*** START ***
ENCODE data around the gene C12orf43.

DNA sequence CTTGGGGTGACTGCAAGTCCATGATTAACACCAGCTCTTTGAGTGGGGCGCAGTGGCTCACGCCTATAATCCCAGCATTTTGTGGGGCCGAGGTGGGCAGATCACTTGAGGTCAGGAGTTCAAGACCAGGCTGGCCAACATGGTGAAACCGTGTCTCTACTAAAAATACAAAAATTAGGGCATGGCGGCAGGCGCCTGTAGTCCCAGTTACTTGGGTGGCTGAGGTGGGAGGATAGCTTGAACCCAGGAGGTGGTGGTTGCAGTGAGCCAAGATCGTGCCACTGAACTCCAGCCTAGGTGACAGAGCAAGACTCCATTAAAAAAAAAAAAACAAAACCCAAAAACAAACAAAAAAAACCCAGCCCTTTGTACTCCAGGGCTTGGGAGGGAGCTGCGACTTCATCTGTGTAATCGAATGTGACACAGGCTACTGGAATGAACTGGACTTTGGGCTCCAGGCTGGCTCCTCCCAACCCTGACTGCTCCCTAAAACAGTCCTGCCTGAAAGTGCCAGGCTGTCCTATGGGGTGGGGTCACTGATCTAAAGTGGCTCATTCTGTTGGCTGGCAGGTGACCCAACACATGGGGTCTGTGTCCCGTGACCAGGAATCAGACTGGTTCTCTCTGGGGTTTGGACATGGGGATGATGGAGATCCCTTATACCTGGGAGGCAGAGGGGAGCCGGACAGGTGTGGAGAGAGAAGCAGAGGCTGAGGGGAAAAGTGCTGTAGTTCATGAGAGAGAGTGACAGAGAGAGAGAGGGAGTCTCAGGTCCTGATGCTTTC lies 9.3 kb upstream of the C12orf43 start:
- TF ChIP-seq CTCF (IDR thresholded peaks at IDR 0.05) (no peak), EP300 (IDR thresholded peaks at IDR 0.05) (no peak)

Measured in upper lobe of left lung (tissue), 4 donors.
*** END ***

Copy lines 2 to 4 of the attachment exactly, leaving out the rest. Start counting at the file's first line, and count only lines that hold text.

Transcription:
DNA sequence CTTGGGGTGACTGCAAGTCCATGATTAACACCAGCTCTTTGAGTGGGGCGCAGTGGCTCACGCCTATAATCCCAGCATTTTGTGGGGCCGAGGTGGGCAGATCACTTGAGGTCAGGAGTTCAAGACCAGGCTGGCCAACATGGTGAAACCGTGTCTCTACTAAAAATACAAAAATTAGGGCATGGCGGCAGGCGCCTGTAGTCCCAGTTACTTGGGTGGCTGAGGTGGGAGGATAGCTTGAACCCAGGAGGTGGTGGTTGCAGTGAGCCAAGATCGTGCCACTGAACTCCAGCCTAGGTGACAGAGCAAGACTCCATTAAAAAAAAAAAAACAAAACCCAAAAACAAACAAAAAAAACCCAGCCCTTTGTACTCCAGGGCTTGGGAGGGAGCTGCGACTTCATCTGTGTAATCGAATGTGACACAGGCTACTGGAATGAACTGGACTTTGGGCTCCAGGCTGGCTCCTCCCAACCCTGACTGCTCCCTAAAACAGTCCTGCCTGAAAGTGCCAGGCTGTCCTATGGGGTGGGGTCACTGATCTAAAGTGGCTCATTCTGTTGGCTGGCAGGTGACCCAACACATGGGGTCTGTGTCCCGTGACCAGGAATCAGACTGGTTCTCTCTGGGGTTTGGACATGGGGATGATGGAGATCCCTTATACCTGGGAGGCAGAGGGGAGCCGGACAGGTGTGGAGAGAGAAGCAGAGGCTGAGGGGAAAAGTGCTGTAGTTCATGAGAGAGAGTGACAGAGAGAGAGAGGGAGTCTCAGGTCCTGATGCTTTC lies 9.3 kb upstream of the C12orf43 start:
- TF ChIP-seq CTCF (IDR thresholded peaks at IDR 0.05) (no peak), EP300 (IDR thresholded peaks at IDR 0.05) (no peak)

Measured in upper lobe of left lung (tissue), 4 donors.